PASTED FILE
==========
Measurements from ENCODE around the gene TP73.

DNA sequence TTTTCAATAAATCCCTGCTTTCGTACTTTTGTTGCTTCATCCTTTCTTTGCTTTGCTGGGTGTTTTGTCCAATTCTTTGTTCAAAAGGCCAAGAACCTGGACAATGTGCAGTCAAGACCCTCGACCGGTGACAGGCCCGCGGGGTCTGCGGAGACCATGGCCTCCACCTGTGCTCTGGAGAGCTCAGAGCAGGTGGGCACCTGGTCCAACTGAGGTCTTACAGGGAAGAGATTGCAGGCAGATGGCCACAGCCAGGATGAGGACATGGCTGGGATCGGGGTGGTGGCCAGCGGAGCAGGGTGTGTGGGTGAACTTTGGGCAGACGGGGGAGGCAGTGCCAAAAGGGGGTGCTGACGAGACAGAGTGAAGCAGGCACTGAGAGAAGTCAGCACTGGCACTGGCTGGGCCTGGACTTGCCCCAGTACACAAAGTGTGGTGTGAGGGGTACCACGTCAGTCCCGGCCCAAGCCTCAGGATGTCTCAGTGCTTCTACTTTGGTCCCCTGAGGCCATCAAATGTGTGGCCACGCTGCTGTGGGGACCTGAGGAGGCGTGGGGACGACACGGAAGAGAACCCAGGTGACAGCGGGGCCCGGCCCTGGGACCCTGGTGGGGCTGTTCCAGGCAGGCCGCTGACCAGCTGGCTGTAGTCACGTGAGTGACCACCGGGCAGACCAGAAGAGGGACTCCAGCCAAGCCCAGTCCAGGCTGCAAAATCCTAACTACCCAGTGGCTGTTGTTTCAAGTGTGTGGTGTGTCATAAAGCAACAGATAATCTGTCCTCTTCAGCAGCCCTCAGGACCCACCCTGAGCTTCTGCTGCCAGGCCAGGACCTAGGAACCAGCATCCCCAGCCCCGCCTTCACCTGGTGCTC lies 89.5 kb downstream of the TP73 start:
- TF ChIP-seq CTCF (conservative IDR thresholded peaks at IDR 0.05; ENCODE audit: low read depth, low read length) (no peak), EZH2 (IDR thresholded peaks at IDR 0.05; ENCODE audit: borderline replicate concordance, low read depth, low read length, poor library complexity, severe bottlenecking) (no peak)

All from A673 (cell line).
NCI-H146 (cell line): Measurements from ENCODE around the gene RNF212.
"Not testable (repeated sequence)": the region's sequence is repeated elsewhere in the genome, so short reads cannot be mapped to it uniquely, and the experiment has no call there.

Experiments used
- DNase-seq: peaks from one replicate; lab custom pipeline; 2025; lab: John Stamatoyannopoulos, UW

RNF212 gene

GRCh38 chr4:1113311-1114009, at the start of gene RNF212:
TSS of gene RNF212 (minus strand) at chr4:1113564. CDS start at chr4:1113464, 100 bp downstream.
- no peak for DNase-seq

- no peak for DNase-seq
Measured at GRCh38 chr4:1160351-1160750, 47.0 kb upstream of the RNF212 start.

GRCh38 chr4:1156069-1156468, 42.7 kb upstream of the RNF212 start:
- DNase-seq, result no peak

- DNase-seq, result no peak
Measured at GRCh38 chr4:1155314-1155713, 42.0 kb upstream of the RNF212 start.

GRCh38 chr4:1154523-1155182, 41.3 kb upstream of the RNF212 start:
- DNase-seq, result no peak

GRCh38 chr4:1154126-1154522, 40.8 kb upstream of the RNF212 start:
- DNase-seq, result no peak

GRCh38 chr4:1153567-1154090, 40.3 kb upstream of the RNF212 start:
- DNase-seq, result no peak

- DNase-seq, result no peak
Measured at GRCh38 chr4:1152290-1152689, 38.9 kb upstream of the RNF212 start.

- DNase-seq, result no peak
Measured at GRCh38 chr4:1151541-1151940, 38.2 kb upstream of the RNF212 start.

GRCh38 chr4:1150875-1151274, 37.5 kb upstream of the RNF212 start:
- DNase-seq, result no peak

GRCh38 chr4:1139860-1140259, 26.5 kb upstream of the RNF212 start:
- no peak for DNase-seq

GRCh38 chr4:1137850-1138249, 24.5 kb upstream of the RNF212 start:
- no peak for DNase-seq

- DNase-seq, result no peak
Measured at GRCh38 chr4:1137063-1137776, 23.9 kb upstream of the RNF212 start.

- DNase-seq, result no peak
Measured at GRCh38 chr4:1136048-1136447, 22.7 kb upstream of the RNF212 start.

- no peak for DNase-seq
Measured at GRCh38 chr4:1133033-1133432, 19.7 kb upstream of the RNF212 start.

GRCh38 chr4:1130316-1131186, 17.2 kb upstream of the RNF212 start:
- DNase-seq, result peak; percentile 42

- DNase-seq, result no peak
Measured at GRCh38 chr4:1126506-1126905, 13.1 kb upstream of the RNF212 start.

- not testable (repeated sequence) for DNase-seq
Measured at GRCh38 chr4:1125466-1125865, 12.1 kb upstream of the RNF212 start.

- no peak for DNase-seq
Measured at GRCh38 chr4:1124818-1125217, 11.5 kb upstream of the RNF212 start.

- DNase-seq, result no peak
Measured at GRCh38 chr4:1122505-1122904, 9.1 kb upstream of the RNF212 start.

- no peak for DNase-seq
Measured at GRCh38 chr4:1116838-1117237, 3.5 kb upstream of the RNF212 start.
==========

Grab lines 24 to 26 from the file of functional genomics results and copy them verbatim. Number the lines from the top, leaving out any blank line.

- DNase-seq, result no peak

- DNase-seq, result no peak
Measured at GRCh38 chr4:1152290-1152689, 38.9 kb upstream of the RNF212 start.